Pinto in Brooklyn Heights gives the concept of the farm-to-table restaurant a reboot, serving up elegant Thai food made from produce purchased at New York’s beloved farmer’s markets.
Chef/Owner Yo Nanthavatsiri envisioned the eatery, his second, as melding two popular trends, explaining that he takes the traditional recipes handed down by his mother and grandmother, and reinvents them using seasonal ingredients available locally, for food that is quintessentially fresh, in more than once sense of the word.
“That’s why our Thai food is different,” he said.
For instance, he went on, “We make our own curry paste. It’s not from a can, like other restaurants.”
My dining companion and I sampled items from across the menu, and were delighted by both their flavor and their presentation, as well as by the attentive service.
We started by tossing down a selection of the eatery’s non-alcoholic beverages, each $6 (its liquor license is coming soon, says Nanthavatsiri). We were particularly taken with the Lime-Basil Soda, which was incredibly refreshing, and the sweet and smoky Pinto Ice Tea, which came with ice cubes made of frozen tea, as well as a sugar syrup so we could sweeten it to our taste. The third beverage, Lychee Soda, served garnished with blueberries and lychees, was light and sweet.
We tried two appetizers, the Mushroom Crunch ($7), breaded mushrooms with jalapeno tartar sauce that was crispy on the exterior, tender within, and Nam Prik Noom, grilled chili dip ($10), a spicy concoction served with a gorgeous array of vegetables including three colors of carrots (purple, yellow and orange), as well as thin slices of apple, radish chunks and Boston lettuce leaves.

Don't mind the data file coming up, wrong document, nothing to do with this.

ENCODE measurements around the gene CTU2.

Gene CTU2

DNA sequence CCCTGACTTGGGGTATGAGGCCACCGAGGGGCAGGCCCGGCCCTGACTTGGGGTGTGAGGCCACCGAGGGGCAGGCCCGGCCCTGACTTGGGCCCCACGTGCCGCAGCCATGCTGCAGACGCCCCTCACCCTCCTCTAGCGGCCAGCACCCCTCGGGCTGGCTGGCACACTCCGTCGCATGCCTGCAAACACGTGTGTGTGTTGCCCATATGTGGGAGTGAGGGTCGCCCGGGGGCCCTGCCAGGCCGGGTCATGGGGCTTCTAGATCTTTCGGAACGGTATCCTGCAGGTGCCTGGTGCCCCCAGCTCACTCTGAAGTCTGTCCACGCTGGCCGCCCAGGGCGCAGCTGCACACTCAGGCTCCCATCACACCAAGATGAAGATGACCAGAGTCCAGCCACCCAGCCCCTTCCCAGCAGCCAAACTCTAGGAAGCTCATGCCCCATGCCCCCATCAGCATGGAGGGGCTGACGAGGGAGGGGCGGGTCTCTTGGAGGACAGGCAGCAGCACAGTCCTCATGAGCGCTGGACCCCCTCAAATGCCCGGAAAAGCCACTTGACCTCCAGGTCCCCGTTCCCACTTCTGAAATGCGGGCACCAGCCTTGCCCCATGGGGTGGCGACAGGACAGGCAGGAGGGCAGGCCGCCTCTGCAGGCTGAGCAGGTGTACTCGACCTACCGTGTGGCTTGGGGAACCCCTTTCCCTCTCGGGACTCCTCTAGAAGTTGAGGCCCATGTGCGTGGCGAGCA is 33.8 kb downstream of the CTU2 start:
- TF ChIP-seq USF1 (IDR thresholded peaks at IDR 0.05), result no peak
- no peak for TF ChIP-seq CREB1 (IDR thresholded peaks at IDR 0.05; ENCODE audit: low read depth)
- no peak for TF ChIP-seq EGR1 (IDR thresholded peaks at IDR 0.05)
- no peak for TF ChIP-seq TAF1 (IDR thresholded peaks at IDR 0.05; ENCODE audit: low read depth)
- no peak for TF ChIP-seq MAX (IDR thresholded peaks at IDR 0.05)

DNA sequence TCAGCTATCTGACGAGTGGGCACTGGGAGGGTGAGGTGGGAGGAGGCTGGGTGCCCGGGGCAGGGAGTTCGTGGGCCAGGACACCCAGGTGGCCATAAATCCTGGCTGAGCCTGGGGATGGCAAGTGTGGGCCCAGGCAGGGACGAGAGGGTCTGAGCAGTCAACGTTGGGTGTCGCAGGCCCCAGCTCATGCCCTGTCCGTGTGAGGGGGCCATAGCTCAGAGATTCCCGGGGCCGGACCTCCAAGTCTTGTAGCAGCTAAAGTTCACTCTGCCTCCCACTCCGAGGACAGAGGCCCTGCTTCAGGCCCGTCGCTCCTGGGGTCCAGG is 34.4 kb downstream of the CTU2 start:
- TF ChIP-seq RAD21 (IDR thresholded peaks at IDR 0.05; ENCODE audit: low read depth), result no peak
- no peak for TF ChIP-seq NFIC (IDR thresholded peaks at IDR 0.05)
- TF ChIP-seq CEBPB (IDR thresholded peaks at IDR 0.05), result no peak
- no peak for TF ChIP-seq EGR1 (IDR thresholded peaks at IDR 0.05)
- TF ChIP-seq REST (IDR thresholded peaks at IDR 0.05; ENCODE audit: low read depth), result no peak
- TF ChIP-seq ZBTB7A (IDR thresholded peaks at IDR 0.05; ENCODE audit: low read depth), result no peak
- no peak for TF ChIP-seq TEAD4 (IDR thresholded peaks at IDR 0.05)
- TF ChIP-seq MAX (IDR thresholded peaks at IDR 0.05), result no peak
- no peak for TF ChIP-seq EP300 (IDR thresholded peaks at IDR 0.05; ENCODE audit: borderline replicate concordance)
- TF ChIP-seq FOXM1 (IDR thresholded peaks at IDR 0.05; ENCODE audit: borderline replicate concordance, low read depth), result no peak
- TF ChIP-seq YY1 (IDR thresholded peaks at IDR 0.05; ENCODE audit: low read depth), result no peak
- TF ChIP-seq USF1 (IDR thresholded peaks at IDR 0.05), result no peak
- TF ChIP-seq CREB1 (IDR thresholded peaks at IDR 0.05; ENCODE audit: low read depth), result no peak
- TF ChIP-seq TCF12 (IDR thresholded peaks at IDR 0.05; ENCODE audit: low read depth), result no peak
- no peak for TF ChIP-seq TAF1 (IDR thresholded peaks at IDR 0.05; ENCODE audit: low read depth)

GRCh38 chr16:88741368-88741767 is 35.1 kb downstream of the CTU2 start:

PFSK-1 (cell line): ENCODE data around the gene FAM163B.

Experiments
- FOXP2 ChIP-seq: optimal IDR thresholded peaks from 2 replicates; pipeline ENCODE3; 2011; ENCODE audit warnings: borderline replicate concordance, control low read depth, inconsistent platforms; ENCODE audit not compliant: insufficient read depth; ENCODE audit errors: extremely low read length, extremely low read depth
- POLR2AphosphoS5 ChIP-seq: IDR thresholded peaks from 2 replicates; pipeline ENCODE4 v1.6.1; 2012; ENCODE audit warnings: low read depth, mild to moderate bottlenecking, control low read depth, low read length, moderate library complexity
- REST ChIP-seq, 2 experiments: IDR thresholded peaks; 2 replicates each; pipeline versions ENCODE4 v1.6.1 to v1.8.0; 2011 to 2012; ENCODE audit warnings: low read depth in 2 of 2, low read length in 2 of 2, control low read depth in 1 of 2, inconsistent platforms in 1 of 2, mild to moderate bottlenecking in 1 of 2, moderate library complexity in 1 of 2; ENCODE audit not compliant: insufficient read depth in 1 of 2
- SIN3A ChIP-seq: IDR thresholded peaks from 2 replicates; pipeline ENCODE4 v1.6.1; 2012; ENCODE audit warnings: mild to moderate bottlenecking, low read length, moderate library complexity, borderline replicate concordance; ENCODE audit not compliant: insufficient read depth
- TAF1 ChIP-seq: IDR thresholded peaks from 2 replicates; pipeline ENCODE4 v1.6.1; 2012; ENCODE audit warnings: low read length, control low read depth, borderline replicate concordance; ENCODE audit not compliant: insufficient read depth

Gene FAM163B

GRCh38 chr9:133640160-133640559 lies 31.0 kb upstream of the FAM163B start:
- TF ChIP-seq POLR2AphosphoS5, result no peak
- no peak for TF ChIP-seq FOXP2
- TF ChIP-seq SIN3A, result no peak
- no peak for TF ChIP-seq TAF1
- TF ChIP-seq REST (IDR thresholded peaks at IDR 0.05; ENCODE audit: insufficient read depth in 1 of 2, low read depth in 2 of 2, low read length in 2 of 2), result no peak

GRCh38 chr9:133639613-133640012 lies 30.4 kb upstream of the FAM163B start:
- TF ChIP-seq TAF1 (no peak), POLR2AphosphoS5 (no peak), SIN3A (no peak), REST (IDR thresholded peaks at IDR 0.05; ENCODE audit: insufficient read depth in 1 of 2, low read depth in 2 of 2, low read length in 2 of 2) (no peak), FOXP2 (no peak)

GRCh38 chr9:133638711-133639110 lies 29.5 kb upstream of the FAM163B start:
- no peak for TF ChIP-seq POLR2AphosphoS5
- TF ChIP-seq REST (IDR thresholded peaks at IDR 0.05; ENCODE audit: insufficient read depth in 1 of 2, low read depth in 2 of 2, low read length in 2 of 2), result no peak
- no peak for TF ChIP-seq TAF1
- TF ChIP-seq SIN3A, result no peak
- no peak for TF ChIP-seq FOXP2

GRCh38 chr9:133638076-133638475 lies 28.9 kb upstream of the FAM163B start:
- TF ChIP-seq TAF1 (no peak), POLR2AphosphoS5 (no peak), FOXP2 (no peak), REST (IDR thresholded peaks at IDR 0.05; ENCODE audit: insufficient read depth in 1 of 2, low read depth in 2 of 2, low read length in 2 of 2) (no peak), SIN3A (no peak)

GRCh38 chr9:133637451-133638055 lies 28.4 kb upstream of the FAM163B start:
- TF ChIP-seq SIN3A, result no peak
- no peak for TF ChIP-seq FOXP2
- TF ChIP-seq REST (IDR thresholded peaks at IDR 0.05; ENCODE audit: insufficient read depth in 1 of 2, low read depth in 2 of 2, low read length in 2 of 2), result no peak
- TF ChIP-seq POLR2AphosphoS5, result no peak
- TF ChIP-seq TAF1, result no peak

For our main course, we sampled Kao-Soi Chicken ($18), a tender chicken breast served with a nest of crispy noodles, and bathed, as were the noodles, with a warming curry sauce, as well as Spicy Basil Lo Mein Noodle ($18), which was sweet and hot at once. Chunks of veggies and tender squares of beef were tossed with the noodles which were redolent with basil.
The dessert menu is small, but rewarding. We enjoyed the Banana Pudding and the Organic Berry Panacotta (both $7). The two sweets came out layered in tumblers, the Banana Pudding with cookies crumbled on top, and the Berry Panacotta enriched with fresh blueberries and mint, as well as honey.
It was a sweet and satisfying finish to a sensational meal.
128 Montague Street
Brooklyn, NY 11201
Lunch, 11 a.m.-4 p.m., dinner, 5-10 p.m., daily
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